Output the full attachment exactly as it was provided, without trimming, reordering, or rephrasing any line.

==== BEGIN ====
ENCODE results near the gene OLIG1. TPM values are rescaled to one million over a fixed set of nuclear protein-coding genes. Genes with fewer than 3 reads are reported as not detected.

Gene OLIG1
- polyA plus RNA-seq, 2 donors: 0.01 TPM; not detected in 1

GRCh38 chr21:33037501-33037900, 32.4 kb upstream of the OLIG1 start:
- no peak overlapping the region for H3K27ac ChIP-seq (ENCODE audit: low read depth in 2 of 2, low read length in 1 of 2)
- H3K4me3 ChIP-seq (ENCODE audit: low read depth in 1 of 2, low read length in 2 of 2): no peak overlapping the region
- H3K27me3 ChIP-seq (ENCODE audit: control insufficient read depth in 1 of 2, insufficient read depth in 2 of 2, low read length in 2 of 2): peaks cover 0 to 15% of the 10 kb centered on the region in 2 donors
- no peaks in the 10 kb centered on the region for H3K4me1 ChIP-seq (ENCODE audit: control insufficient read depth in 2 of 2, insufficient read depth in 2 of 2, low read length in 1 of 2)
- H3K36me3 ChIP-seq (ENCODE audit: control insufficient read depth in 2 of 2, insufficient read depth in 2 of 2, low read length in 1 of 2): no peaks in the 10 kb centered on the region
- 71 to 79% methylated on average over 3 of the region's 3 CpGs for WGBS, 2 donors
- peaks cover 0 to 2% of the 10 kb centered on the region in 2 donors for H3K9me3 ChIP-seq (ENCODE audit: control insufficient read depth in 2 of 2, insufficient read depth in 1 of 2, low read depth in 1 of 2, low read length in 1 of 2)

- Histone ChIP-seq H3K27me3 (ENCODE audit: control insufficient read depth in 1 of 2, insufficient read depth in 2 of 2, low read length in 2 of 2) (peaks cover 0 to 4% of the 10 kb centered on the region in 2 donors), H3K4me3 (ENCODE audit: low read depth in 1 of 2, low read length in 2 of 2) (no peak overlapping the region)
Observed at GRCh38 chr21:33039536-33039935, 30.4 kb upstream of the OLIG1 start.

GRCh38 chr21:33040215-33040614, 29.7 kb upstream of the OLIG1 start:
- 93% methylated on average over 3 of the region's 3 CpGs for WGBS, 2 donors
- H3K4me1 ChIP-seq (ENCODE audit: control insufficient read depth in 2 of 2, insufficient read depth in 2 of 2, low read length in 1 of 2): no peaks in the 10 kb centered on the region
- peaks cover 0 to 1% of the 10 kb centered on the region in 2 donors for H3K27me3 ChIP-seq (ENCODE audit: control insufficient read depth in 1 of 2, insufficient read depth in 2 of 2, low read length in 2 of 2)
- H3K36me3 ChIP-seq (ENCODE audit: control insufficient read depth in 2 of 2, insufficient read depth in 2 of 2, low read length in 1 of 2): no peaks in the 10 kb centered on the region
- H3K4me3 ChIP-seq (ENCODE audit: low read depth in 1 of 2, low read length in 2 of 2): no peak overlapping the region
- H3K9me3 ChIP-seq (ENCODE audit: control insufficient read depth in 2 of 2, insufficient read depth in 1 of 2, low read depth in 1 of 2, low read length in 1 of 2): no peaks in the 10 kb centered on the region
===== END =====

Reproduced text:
ENCODE results near the gene OLIG1. TPM values are rescaled to one million over a fixed set of nuclear protein-coding genes. Genes with fewer than 3 reads are reported as not detected.

Gene OLIG1
- polyA plus RNA-seq, 2 donors: 0.01 TPM; not detected in 1

GRCh38 chr21:33037501-33037900, 32.4 kb upstream of the OLIG1 start:
- no peak overlapping the region for H3K27ac ChIP-seq (ENCODE audit: low read depth in 2 of 2, low read length in 1 of 2)
- H3K4me3 ChIP-seq (ENCODE audit: low read depth in 1 of 2, low read length in 2 of 2): no peak overlapping the region
- H3K27me3 ChIP-seq (ENCODE audit: control insufficient read depth in 1 of 2, insufficient read depth in 2 of 2, low read length in 2 of 2): peaks cover 0 to 15% of the 10 kb centered on the region in 2 donors
- no peaks in the 10 kb centered on the region for H3K4me1 ChIP-seq (ENCODE audit: control insufficient read depth in 2 of 2, insufficient read depth in 2 of 2, low read length in 1 of 2)
- H3K36me3 ChIP-seq (ENCODE audit: control insufficient read depth in 2 of 2, insufficient read depth in 2 of 2, low read length in 1 of 2): no peaks in the 10 kb centered on the region
- 71 to 79% methylated on average over 3 of the region's 3 CpGs for WGBS, 2 donors
- peaks cover 0 to 2% of the 10 kb centered on the region in 2 donors for H3K9me3 ChIP-seq (ENCODE audit: control insufficient read depth in 2 of 2, insufficient read depth in 1 of 2, low read depth in 1 of 2, low read length in 1 of 2)

- Histone ChIP-seq H3K27me3 (ENCODE audit: control insufficient read depth in 1 of 2, insufficient read depth in 2 of 2, low read length in 2 of 2) (peaks cover 0 to 4% of the 10 kb centered on the region in 2 donors), H3K4me3 (ENCODE audit: low read depth in 1 of 2, low read length in 2 of 2) (no peak overlapping the region)
Observed at GRCh38 chr21:33039536-33039935, 30.4 kb upstream of the OLIG1 start.

GRCh38 chr21:33040215-33040614, 29.7 kb upstream of the OLIG1 start:
- 93% methylated on average over 3 of the region's 3 CpGs for WGBS, 2 donors
- H3K4me1 ChIP-seq (ENCODE audit: control insufficient read depth in 2 of 2, insufficient read depth in 2 of 2, low read length in 1 of 2): no peaks in the 10 kb centered on the region
- peaks cover 0 to 1% of the 10 kb centered on the region in 2 donors for H3K27me3 ChIP-seq (ENCODE audit: control insufficient read depth in 1 of 2, insufficient read depth in 2 of 2, low read length in 2 of 2)
- H3K36me3 ChIP-seq (ENCODE audit: control insufficient read depth in 2 of 2, insufficient read depth in 2 of 2, low read length in 1 of 2): no peaks in the 10 kb centered on the region
- H3K4me3 ChIP-seq (ENCODE audit: low read depth in 1 of 2, low read length in 2 of 2): no peak overlapping the region
- H3K9me3 ChIP-seq (ENCODE audit: control insufficient read depth in 2 of 2, insufficient read depth in 1 of 2, low read depth in 1 of 2, low read length in 1 of 2): no peaks in the 10 kb centered on the region